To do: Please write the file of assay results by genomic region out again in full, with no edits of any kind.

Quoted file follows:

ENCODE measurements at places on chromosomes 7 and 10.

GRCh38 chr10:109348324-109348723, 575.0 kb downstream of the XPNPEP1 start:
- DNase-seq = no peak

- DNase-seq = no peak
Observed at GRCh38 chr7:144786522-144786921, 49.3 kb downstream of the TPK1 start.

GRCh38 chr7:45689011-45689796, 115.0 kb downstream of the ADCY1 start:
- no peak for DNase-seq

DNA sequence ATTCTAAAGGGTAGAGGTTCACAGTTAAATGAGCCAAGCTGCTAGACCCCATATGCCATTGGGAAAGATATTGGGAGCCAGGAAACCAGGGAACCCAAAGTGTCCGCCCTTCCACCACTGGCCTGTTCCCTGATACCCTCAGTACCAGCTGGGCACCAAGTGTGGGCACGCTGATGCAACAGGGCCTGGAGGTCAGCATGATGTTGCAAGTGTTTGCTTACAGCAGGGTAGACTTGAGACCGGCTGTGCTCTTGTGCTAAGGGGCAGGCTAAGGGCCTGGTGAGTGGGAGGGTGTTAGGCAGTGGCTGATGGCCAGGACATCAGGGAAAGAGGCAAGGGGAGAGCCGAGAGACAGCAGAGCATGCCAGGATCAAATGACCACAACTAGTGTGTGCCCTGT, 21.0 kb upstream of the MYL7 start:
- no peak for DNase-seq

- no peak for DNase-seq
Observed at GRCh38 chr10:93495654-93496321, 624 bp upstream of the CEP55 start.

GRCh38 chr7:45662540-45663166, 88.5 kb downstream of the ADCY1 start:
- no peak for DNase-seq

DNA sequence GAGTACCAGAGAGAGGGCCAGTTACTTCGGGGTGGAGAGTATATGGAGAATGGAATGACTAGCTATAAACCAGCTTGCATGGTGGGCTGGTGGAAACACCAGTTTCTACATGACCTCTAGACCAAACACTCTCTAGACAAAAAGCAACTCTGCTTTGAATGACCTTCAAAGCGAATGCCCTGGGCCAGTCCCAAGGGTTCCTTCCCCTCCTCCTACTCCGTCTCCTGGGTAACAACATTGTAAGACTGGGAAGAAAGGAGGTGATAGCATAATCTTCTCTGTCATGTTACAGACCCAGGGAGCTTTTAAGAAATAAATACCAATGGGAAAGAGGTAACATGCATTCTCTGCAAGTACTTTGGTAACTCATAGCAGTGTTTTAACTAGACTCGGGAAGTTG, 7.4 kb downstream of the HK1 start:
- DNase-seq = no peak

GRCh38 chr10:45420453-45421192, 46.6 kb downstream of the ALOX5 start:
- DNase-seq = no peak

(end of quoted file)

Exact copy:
ENCODE measurements at places on chromosomes 7 and 10.

GRCh38 chr10:109348324-109348723, 575.0 kb downstream of the XPNPEP1 start:
- DNase-seq = no peak

- DNase-seq = no peak
Observed at GRCh38 chr7:144786522-144786921, 49.3 kb downstream of the TPK1 start.

GRCh38 chr7:45689011-45689796, 115.0 kb downstream of the ADCY1 start:
- no peak for DNase-seq

DNA sequence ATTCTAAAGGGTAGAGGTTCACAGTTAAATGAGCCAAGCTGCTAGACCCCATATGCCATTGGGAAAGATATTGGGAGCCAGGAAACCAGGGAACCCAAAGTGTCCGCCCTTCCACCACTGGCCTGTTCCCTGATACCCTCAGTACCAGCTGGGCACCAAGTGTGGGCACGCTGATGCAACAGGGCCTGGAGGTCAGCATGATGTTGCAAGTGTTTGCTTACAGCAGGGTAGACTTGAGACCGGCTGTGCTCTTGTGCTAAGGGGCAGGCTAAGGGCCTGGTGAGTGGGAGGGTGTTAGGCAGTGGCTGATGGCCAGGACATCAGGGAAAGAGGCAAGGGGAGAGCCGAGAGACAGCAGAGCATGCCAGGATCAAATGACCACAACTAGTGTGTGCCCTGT, 21.0 kb upstream of the MYL7 start:
- no peak for DNase-seq

- no peak for DNase-seq
Observed at GRCh38 chr10:93495654-93496321, 624 bp upstream of the CEP55 start.

GRCh38 chr7:45662540-45663166, 88.5 kb downstream of the ADCY1 start:
- no peak for DNase-seq

DNA sequence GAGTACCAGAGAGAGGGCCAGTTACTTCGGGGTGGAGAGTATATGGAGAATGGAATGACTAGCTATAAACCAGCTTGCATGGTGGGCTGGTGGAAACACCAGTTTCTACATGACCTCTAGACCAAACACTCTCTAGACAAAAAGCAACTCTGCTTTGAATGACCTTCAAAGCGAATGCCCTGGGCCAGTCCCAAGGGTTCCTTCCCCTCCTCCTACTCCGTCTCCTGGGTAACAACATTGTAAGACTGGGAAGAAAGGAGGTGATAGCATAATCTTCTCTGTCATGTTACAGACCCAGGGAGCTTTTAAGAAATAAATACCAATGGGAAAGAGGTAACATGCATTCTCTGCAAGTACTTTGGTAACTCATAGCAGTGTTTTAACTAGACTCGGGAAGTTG, 7.4 kb downstream of the HK1 start:
- DNase-seq = no peak

GRCh38 chr10:45420453-45421192, 46.6 kb downstream of the ALOX5 start:
- DNase-seq = no peak